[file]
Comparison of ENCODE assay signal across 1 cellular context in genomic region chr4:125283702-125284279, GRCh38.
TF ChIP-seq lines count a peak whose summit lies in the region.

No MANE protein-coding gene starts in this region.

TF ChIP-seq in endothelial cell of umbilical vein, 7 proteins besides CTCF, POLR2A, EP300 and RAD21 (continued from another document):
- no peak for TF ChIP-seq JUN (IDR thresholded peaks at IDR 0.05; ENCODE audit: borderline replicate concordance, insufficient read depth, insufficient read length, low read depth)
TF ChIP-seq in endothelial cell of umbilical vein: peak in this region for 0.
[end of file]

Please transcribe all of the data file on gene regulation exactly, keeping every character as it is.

Comparison of ENCODE assay signal across 1 cellular context in genomic region chr4:125283702-125284279, GRCh38.
TF ChIP-seq lines count a peak whose summit lies in the region.

No MANE protein-coding gene starts in this region.

TF ChIP-seq in endothelial cell of umbilical vein, 7 proteins besides CTCF, POLR2A, EP300 and RAD21 (continued from another document):
- no peak for TF ChIP-seq JUN (IDR thresholded peaks at IDR 0.05; ENCODE audit: borderline replicate concordance, insufficient read depth, insufficient read length, low read depth)
TF ChIP-seq in endothelial cell of umbilical vein: peak in this region for 0.